4 Questions about Fueling Up for a Long-Distance Run

As the weather cools in much of the country, race season is upon us. If you signed up for a half-marathon or marathon months ago, you've likely been training for weeks. But now it's time to start thinking about fuel before and during the event.

What Should I Eat During the Race?

This is a common question, and to answer it appropriately, I need to go all the way back to metabolism. (I know, but stick with me.) Your body utilizes the carbohydrates you eat, changes them into glycogen and stores it in your muscles and liver. The goal during an endurance activity is to keep your body fueled enough to not use up all the glycogen stored in your liver and muscles. Otherwise, if you drain your stored muscle glycogen, you will dip into fat stores and start to feel like you have "hit a wall."

Gels and other carbohydrate-containing products can keep your body from having to convert carbohydrate for energy and more gradually use your stored glycogen. If you elect to use this sort of product, test it out during a practice run first. Look for one that you enjoy and you can tolerate well. You don't want to find out about negative effects on the big day.

Do I Need to "Carbo Load" Prior to the Race?

The idea that you need to eat a lot of carbohydrate the night before to fuel your race the next day is common, but is it true? Not exactly. Instead, how you eat as you train and what you eat a few days prior to the race has a bigger impact on your body than what you eat the night before. If you want to eat pasta, then do that two to three days prior to the race, not necessarily the night before.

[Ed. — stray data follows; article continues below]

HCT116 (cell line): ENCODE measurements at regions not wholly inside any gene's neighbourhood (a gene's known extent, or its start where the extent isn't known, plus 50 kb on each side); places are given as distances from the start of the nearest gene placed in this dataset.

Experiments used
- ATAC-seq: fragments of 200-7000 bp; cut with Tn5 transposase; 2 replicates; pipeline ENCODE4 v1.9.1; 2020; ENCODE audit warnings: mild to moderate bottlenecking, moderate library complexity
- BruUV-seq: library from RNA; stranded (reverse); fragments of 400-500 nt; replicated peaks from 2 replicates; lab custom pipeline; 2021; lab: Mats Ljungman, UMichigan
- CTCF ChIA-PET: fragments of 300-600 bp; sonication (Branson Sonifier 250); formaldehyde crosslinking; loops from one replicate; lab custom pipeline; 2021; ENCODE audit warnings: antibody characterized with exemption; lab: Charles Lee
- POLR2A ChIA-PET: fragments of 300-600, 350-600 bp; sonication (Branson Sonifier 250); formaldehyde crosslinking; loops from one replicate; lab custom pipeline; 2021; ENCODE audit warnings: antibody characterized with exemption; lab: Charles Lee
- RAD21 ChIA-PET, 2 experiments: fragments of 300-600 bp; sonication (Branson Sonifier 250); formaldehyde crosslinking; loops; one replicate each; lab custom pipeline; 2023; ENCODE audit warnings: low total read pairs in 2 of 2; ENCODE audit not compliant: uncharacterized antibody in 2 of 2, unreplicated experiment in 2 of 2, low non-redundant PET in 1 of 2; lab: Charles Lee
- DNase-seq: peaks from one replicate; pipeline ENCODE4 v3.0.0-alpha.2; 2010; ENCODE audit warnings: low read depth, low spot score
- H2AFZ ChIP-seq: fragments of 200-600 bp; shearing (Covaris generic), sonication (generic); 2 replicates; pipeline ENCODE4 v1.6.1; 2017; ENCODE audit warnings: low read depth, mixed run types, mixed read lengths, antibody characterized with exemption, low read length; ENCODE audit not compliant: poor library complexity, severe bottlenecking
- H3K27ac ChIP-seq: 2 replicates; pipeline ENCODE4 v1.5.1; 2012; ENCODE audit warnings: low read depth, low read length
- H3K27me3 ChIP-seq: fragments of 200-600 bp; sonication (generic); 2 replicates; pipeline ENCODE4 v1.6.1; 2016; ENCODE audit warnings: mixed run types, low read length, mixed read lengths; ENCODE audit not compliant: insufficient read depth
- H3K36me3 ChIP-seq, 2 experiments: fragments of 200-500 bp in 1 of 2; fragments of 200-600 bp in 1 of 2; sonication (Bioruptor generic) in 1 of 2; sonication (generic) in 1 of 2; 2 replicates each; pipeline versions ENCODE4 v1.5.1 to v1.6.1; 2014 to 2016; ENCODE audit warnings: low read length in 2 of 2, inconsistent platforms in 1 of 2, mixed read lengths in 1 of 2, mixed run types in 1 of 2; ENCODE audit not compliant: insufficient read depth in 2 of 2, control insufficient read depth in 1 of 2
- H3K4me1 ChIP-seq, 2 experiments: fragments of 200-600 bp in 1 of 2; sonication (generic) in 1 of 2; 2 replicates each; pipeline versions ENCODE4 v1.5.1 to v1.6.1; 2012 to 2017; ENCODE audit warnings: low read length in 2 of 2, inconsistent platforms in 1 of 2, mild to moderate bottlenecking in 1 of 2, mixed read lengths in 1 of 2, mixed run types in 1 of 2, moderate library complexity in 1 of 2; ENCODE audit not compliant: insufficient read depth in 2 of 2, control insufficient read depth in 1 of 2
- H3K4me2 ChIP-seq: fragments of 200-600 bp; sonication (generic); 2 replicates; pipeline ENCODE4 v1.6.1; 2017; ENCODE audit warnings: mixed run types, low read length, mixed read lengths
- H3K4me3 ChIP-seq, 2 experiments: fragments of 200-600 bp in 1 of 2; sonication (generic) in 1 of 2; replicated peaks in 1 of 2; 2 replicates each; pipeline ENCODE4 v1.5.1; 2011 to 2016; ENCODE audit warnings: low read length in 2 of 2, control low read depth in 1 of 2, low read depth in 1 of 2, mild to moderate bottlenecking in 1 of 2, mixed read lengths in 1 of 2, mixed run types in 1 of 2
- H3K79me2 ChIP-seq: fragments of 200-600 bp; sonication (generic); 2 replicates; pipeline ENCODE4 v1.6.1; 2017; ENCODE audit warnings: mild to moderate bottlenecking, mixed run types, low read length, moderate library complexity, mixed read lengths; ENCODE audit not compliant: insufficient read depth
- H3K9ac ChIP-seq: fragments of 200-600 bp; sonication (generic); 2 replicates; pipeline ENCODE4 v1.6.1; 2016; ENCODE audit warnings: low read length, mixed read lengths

If Not "Carbo Loading," What Should I Eat?

Make sure you stick with familiar foods three days prior to the race. Don't be adventurous and try new things before this big event. Instead, stick with foods you know your body digests well and that you can handle prior to your race. Some people find they have to limit the amount of fiber they eat before a race. Simply put, avoid any chance of gastrointestinal discomfort the morning of the run. 

What Should I Eat the "Morning of"?

The answer depends on you: whatever you tolerate best. Some people like bagels with an energy drink. I prefer cereal, milk and a banana, and avoid fatty foods such as breakfast meat or eggs. It's smart to eat the foods you trained with to ensure your body handles them well.

Good luck, enjoy the last days of training and remember to practice with a nutrition plan in mind to find what works well for you.

Anna Busenburg
Anna Busenburg, RDN, CSP, is a clinical dietitian based in Indianapolis and created RD Anna. She blogs at RDAnna.com.